This article, written by Technology Editor Dennis Denney, contains highlights of paper SPE 114163, "Toward Production From Gas Hydrates: Current Status, Assessment of Resources, and Model- Based Evaluation of Technology and Potential," by George J. Moridis, SPE, Lawrence Berkeley National Laboratory; Timothy S. Collett, SPE, US Geological Survey; Ray Boswell, US Department of Energy; M. Kurihara, SPE, Japan Oil Engineering Company; Matthew T. Reagan, SPE, Lawrence Berkeley National Laboratory; and Carolyn Koh and E. Dendy Sloan, SPE, Colorado School of Mines, prepared for the 2008 SPE Unconventional Reservoirs Conference, Keystone, Colorado, 10–12 February. The paper has not been peer reviewed.

Gas hydrates are a vast energy resource with global distribution in the permafrost and in the oceans. Even if conservative estimates are considered and only a small fraction is recoverable, the size of the resource is so large that it requires evaluation as a potential energy source. This review paper discusses the distribution of natural-gas-hydrate accumulations, the status of the primary international R&D programs, and the remaining science and technology challenges facing commercialization of production.

Introduction

Gas hydrates are solid crystalline compounds in which gas molecules (referred to as guests) occupy the lattices of ice-like crystal structures called hosts. Hydrate deposits occur in two geographic settings where the necessary conditions of low temperature and high pressure exist for their formation and stability: in the permafrost and in deep ocean sediments.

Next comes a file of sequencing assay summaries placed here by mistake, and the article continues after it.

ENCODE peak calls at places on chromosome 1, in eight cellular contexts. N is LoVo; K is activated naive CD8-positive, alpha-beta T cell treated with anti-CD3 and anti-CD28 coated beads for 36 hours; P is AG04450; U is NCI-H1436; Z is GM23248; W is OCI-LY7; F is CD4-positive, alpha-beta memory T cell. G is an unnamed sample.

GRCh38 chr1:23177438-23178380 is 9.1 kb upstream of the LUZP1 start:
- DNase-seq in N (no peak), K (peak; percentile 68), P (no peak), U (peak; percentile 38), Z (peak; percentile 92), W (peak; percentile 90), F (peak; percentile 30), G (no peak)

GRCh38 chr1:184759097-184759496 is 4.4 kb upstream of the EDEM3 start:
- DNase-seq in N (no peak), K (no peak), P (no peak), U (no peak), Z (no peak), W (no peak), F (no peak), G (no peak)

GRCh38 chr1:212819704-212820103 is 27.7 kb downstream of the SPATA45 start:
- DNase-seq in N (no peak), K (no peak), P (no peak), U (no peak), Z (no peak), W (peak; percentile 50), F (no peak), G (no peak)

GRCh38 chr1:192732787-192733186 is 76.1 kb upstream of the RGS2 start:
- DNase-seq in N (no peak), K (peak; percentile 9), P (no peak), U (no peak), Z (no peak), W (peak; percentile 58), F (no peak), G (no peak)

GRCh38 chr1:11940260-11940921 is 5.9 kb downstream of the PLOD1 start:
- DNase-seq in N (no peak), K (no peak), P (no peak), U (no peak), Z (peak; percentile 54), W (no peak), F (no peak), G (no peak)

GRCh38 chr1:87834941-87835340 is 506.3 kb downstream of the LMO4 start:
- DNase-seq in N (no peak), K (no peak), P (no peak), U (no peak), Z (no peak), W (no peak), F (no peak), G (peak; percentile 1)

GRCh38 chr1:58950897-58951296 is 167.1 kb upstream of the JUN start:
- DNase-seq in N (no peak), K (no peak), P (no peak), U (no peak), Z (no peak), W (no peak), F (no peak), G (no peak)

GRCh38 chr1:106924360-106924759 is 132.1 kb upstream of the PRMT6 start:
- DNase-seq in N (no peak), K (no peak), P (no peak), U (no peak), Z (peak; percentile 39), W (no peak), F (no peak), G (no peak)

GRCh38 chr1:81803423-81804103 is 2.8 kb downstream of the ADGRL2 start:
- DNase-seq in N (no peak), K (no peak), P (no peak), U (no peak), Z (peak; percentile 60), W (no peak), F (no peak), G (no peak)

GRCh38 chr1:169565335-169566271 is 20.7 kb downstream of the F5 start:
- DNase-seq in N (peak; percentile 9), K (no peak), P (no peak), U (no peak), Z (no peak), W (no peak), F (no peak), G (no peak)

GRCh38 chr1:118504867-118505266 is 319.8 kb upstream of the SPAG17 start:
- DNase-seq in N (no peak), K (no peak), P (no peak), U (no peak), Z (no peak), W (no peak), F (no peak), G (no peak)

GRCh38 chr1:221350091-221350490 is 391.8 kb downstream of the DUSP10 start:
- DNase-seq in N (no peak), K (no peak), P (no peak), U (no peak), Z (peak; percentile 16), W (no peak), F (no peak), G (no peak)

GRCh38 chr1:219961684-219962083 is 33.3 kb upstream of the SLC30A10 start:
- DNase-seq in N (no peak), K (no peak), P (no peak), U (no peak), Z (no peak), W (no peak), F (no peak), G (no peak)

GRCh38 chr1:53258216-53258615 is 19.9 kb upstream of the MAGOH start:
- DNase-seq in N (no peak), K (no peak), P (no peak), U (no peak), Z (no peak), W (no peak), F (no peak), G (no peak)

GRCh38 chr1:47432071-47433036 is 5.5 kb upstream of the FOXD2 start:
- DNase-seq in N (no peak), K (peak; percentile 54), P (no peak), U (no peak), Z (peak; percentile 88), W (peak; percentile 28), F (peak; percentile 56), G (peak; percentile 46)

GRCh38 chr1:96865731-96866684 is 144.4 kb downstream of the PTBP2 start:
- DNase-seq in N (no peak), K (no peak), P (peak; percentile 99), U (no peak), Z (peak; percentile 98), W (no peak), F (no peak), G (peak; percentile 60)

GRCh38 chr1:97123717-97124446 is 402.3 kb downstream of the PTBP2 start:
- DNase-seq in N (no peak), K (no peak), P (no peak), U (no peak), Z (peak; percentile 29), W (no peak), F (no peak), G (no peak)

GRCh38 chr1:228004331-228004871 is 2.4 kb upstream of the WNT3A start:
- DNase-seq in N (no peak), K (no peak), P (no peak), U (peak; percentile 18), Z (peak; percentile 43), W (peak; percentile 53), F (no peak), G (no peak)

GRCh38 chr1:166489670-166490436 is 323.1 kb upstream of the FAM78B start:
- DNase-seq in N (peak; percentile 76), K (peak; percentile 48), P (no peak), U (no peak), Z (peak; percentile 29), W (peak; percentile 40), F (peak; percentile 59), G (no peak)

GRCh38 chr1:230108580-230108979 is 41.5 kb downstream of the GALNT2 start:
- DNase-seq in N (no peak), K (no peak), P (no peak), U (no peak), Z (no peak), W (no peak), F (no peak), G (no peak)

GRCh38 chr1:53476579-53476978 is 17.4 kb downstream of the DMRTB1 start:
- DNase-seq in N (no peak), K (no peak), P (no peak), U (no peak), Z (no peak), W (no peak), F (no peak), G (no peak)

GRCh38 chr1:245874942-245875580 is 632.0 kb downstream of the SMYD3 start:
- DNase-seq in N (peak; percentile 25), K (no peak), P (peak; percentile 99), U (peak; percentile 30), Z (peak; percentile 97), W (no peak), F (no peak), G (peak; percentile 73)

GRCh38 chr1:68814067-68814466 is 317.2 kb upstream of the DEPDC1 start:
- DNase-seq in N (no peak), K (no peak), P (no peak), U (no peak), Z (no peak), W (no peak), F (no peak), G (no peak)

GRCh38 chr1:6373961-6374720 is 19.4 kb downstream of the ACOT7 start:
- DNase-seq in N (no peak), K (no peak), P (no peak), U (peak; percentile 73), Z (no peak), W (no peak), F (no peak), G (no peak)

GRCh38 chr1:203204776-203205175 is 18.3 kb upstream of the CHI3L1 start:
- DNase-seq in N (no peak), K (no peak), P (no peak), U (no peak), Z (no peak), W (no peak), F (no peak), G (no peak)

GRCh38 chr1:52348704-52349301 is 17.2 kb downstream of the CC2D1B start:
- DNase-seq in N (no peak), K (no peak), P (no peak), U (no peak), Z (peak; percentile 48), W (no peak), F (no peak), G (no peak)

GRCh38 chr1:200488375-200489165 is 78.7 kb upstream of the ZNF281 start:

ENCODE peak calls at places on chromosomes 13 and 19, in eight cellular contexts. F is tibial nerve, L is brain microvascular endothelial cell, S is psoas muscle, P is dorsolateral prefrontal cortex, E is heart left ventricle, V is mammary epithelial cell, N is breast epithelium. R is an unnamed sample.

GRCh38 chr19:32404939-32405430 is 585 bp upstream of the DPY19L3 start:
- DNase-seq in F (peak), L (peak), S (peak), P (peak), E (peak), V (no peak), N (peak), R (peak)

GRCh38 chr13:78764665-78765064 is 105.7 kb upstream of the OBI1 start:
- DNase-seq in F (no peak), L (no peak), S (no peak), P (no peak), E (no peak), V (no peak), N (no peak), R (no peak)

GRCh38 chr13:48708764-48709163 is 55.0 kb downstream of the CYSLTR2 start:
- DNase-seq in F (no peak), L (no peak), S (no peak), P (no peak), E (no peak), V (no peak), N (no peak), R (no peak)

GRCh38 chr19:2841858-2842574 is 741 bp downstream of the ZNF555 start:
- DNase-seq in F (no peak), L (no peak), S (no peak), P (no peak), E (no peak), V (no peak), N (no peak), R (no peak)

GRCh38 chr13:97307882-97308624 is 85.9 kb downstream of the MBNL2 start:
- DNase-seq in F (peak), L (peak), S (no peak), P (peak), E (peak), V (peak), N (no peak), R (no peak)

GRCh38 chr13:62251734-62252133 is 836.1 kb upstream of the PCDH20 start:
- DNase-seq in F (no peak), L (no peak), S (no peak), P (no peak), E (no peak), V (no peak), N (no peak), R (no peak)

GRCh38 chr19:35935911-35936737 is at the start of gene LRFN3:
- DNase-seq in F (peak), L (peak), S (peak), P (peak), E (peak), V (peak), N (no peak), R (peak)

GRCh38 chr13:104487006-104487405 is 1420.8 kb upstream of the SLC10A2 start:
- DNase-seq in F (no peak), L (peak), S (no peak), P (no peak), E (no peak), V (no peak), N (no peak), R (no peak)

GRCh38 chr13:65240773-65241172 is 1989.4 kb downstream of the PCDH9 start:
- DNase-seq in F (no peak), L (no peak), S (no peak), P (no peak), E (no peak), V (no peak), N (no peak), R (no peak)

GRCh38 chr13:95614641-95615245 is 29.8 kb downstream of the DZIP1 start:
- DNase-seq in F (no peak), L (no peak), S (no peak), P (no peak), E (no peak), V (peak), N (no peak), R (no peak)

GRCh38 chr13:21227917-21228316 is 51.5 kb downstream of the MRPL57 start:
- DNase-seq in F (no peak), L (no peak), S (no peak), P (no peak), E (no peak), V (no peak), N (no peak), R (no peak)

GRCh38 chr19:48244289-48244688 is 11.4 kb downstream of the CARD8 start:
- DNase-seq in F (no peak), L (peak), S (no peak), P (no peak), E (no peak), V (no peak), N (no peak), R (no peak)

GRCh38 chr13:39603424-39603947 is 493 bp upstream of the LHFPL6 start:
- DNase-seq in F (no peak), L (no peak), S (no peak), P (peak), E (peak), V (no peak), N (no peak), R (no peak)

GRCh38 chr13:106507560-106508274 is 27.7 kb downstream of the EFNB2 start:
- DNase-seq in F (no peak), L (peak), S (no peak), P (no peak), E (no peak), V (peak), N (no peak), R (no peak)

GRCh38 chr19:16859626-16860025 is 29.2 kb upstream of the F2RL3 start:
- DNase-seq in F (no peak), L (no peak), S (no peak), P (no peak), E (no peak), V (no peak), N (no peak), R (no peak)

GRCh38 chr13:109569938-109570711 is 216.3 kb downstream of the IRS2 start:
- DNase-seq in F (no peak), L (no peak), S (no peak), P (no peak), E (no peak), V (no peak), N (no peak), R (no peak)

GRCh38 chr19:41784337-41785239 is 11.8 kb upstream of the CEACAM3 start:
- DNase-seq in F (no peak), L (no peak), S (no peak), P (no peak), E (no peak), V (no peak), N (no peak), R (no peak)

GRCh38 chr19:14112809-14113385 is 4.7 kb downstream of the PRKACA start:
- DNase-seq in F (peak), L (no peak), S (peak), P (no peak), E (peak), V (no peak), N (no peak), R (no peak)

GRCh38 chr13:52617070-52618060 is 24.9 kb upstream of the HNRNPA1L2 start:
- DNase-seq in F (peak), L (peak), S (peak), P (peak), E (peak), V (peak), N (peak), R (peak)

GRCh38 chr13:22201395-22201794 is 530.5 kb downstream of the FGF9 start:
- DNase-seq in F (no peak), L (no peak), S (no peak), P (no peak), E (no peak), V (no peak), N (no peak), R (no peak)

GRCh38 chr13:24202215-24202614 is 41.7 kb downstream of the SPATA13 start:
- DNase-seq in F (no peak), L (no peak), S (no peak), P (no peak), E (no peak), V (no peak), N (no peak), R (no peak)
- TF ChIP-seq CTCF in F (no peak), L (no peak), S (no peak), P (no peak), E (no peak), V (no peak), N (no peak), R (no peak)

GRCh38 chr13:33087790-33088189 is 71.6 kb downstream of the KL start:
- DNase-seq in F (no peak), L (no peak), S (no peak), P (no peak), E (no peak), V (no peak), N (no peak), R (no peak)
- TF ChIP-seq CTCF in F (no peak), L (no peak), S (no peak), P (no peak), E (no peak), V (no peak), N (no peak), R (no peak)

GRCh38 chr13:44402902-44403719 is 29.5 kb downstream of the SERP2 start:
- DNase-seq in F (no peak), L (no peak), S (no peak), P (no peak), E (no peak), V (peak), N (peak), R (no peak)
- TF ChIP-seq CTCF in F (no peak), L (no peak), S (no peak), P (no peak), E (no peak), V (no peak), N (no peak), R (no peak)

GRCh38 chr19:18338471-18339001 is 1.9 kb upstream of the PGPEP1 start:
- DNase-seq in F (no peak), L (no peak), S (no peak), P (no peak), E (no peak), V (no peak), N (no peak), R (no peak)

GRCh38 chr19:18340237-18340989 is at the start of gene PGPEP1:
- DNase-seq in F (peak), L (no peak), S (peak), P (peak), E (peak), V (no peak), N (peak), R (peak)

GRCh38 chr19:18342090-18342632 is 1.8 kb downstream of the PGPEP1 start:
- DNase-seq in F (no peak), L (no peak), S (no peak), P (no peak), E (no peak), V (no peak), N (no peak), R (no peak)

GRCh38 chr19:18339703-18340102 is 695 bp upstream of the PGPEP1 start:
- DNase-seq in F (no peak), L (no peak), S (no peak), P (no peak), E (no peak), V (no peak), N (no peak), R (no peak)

Most naturally occurring hydrocarbon-gas hydrates contain CH4 in overwhelming abundance. Simple CH4 hydrates concentrate methane volumetrically by a factor of 164 when compared to standard-temperature/-pressure conditions. Some modeling suggests that the energy needed for dissociation could be less than 15% of the recovered energy. Natural-gas hydrates also can contain other hydrocarbons (alkanes), but may also comprise lesser amounts of other gases (mainly CO2, H2S, or N2). The full-length paper contains the complete review.

Occurrence, Research Activities and Priorities, and Prospective Production Targets

Knowledge of the occurrence of in-situ gas hydrates is incomplete and is obtained from both indirect and direct evidence. There are 23 locations with irrefutable evidence of hydrates (direct recovery of hydrate samples): three in permafrost regions and 20 in ocean environments. In permafrost regions, evidence of gas hydrates is provided from two ongoing R&D programs and from analysis of industry 3D-seismic data and data obtained during the drilling and logging of conventional oil and gas wells. The ability to prospect for gas-hydrate deposits by use of these data was demonstrated in the Prudhoe Bay region of the Alaska North Slope. In the marine environment, most data supporting the interpretation of gas hydrates are indirect indicators (such as bottom-simulating reflections) on relatively low-quality 2D-seismic data. However, direct gas-hydrate detection and characterization from marine 3D data have been shown, and the use of four-component ocean-bottom seismic also shows great promise.

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